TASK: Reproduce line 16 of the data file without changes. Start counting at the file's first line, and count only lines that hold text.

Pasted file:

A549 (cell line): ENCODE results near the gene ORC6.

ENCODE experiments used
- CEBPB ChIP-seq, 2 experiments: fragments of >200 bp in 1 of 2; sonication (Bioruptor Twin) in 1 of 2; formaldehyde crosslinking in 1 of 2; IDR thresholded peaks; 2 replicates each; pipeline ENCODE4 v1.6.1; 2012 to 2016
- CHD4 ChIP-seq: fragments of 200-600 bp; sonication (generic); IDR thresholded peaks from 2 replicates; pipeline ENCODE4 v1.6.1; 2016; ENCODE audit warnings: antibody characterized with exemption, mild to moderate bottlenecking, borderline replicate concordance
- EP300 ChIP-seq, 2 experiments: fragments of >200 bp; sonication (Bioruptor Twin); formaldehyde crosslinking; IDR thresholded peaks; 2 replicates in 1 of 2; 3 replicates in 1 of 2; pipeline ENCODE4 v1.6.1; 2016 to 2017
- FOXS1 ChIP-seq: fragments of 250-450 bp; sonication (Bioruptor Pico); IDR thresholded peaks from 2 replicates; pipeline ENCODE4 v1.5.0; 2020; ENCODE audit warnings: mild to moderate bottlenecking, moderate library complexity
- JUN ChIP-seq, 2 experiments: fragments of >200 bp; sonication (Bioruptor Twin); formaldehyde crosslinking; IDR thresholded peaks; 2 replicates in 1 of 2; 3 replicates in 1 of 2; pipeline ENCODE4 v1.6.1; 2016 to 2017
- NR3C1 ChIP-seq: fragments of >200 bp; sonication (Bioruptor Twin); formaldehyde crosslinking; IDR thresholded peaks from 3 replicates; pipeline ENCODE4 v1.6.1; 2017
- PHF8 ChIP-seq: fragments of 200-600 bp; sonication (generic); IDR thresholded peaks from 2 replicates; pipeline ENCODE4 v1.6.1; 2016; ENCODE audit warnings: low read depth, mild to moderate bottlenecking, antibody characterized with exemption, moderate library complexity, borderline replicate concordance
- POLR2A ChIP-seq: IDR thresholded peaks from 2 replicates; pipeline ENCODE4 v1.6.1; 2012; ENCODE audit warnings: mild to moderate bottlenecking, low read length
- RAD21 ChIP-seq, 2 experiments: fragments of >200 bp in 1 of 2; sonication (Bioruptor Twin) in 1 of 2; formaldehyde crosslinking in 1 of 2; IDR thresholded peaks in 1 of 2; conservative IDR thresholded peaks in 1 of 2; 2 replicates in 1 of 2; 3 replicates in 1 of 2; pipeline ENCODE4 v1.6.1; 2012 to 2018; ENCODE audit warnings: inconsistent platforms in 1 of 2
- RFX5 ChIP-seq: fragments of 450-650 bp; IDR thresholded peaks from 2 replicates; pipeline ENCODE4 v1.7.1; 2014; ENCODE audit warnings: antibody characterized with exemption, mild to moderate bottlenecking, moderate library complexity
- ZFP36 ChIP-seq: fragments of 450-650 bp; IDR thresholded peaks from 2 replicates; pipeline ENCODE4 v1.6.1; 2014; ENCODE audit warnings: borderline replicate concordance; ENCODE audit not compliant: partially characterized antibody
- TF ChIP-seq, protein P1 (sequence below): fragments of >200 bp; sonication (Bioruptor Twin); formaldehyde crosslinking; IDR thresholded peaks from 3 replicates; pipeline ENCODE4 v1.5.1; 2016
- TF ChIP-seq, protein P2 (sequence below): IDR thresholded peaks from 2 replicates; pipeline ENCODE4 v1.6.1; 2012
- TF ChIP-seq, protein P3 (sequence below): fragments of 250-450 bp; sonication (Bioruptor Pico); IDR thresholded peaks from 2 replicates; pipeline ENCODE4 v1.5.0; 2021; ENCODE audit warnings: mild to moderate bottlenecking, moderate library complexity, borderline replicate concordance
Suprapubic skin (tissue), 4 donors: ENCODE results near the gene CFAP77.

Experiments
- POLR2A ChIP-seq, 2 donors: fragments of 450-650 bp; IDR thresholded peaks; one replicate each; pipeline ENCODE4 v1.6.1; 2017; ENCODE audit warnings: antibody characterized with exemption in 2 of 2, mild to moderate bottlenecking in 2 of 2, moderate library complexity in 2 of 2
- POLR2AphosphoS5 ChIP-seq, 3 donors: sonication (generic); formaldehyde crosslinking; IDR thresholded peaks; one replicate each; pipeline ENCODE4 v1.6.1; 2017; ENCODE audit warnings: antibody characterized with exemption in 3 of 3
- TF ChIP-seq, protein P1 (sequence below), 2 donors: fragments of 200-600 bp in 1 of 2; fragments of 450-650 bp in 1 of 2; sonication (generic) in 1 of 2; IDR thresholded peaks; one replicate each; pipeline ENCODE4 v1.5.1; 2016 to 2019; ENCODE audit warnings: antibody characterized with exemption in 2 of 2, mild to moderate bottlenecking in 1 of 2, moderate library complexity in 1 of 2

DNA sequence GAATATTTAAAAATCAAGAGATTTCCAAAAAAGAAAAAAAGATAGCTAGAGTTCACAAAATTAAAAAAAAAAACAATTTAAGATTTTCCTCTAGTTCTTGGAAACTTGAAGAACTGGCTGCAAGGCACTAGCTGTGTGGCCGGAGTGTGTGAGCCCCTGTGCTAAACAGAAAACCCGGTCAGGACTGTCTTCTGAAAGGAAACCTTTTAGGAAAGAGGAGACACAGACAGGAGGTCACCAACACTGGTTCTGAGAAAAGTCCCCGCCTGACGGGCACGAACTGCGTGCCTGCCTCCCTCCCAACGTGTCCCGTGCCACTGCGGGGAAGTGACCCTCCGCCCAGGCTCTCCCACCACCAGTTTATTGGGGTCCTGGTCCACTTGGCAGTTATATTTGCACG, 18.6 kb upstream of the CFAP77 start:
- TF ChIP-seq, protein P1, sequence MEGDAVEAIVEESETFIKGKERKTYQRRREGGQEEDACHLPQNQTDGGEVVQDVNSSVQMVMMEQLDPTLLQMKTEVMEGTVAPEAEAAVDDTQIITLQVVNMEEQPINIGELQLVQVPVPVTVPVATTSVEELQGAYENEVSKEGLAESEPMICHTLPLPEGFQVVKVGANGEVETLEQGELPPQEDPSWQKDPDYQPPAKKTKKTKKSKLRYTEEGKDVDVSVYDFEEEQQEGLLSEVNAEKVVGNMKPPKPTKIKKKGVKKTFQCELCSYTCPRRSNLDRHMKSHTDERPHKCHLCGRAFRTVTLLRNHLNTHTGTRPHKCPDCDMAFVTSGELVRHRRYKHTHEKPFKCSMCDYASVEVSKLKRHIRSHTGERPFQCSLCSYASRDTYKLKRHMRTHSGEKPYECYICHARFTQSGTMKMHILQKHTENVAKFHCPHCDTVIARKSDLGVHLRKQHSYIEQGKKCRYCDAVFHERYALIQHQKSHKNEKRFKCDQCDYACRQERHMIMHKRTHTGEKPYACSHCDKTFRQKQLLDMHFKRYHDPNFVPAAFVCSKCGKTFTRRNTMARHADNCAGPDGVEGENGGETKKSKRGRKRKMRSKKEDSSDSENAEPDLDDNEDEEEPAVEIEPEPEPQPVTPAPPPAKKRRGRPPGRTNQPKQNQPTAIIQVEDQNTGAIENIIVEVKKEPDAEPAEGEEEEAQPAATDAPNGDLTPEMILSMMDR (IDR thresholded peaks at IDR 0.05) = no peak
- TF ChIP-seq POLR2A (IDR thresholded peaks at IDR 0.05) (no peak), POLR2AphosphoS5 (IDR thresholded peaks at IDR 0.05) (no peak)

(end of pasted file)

- TF ChIP-seq, protein P3 (sequence below): fragments of 250-450 bp; sonication (Bioruptor Pico); IDR thresholded peaks from 2 replicates; pipeline ENCODE4 v1.5.0; 2021; ENCODE audit warnings: mild to moderate bottlenecking, moderate library complexity, borderline replicate concordance